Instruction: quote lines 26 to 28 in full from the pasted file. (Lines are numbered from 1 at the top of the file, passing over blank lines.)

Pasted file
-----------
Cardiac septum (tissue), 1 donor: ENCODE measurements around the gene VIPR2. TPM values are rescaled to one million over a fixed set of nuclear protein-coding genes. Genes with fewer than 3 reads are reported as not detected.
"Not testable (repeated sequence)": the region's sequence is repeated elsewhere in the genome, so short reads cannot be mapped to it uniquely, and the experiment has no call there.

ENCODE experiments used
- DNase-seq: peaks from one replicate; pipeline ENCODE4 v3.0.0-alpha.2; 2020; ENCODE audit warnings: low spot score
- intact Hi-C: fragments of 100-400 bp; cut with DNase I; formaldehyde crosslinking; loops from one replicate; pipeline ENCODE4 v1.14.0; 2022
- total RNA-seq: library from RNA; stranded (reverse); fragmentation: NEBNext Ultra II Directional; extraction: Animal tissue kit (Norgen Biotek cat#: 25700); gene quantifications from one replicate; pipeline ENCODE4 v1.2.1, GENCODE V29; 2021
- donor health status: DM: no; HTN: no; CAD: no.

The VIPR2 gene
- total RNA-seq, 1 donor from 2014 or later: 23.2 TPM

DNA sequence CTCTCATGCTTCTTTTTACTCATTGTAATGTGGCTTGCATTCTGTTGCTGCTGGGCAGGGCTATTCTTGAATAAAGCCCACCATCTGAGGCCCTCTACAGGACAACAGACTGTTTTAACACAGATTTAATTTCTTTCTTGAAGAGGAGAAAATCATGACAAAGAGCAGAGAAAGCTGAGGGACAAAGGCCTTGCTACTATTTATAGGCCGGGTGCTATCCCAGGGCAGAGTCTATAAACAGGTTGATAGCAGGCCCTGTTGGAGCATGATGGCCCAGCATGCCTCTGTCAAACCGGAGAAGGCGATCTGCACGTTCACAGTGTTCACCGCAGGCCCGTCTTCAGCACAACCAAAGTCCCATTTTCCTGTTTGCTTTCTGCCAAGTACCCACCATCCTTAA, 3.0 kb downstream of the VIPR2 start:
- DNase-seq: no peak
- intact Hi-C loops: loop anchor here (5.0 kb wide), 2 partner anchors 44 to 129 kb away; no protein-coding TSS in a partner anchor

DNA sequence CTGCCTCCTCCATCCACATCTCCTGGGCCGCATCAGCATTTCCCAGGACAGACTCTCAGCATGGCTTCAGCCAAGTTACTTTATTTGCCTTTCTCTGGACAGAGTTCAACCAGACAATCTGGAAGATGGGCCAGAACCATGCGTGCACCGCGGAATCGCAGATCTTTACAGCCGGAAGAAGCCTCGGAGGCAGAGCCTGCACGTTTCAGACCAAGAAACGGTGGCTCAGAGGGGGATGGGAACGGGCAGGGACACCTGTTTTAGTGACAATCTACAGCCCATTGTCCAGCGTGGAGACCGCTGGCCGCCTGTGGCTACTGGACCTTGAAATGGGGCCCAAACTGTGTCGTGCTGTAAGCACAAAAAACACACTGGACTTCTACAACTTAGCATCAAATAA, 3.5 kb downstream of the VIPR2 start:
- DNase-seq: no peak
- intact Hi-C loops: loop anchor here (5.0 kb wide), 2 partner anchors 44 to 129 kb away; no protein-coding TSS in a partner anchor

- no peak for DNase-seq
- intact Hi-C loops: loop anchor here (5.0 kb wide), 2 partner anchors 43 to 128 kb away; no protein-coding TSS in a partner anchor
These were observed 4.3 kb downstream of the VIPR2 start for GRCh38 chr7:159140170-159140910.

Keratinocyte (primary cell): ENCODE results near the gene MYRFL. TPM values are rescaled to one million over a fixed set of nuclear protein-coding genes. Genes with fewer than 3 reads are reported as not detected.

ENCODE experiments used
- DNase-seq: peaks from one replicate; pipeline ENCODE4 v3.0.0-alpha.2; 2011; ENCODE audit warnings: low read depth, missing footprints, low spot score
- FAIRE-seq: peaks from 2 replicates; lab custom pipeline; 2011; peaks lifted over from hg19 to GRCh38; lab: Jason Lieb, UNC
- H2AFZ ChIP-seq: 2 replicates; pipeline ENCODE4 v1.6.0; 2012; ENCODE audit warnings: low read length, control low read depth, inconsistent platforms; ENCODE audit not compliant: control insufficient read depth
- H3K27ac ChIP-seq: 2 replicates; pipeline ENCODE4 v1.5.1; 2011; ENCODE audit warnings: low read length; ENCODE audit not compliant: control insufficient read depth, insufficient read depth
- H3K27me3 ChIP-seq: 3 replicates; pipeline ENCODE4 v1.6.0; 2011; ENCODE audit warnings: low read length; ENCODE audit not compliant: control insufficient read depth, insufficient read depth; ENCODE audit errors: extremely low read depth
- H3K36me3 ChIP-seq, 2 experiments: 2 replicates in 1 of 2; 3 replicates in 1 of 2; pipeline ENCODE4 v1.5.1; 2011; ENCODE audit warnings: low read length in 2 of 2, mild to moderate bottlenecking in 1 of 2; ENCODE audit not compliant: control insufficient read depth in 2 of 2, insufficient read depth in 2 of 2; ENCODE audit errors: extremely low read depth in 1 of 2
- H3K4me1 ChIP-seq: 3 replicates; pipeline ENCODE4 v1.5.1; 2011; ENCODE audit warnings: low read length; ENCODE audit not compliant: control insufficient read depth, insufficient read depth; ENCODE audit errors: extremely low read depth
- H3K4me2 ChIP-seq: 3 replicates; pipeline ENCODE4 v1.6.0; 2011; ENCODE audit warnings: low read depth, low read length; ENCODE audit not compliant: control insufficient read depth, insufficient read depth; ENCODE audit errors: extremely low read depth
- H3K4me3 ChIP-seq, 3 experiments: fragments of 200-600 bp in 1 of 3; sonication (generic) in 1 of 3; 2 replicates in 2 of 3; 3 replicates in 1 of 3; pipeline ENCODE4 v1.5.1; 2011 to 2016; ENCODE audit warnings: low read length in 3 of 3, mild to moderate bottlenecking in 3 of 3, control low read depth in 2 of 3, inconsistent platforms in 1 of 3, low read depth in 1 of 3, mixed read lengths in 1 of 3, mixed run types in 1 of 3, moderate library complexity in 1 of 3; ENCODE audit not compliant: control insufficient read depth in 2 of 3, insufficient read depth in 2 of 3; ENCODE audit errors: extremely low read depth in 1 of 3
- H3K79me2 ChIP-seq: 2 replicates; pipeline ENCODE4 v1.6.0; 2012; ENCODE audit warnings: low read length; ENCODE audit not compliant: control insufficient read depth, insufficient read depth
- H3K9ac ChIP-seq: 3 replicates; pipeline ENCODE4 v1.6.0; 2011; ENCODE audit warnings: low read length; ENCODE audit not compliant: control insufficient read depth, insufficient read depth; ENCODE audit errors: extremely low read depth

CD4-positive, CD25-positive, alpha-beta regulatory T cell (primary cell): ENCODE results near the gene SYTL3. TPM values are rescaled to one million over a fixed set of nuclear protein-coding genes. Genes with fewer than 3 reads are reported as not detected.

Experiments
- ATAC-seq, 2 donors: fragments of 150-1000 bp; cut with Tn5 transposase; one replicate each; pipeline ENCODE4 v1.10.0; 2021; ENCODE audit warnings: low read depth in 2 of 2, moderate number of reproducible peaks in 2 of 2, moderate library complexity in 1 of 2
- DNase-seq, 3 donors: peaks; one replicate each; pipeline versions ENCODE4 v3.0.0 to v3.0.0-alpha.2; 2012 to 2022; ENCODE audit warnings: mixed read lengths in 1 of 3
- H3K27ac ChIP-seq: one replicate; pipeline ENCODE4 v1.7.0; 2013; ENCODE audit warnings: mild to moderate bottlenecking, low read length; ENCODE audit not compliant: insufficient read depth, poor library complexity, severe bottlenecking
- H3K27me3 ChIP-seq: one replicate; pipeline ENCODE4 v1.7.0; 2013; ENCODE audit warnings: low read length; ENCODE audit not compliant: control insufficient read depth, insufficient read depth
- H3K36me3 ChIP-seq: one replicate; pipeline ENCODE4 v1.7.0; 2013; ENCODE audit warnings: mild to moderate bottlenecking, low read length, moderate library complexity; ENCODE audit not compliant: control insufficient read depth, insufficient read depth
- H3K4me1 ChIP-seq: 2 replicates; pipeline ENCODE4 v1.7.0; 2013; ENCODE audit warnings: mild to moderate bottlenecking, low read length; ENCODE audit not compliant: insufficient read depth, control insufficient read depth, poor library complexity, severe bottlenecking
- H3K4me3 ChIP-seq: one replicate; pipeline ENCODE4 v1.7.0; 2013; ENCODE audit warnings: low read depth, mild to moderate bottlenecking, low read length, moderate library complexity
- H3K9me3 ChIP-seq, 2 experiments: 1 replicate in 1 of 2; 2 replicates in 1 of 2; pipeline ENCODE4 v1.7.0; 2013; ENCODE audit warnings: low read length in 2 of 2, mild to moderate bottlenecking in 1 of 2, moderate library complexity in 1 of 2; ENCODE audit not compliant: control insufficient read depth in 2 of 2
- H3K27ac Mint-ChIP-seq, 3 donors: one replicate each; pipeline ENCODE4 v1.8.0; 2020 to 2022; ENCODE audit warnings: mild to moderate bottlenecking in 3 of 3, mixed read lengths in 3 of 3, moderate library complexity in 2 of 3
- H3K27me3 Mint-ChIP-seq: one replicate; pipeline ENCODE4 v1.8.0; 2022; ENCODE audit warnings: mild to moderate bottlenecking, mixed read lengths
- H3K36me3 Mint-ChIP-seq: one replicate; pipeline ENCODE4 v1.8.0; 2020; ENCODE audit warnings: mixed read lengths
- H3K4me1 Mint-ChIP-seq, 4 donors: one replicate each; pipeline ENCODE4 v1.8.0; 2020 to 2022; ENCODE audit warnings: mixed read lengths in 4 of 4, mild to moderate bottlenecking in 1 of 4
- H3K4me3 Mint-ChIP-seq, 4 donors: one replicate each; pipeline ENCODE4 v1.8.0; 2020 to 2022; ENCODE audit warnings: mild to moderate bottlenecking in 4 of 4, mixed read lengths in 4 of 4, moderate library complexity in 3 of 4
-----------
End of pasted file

- H3K36me3 ChIP-seq, 2 experiments: 2 replicates in 1 of 2; 3 replicates in 1 of 2; pipeline ENCODE4 v1.5.1; 2011; ENCODE audit warnings: low read length in 2 of 2, mild to moderate bottlenecking in 1 of 2; ENCODE audit not compliant: control insufficient read depth in 2 of 2, insufficient read depth in 2 of 2; ENCODE audit errors: extremely low read depth in 1 of 2
- H3K4me1 ChIP-seq: 3 replicates; pipeline ENCODE4 v1.5.1; 2011; ENCODE audit warnings: low read length; ENCODE audit not compliant: control insufficient read depth, insufficient read depth; ENCODE audit errors: extremely low read depth
- H3K4me2 ChIP-seq: 3 replicates; pipeline ENCODE4 v1.6.0; 2011; ENCODE audit warnings: low read depth, low read length; ENCODE audit not compliant: control insufficient read depth, insufficient read depth; ENCODE audit errors: extremely low read depth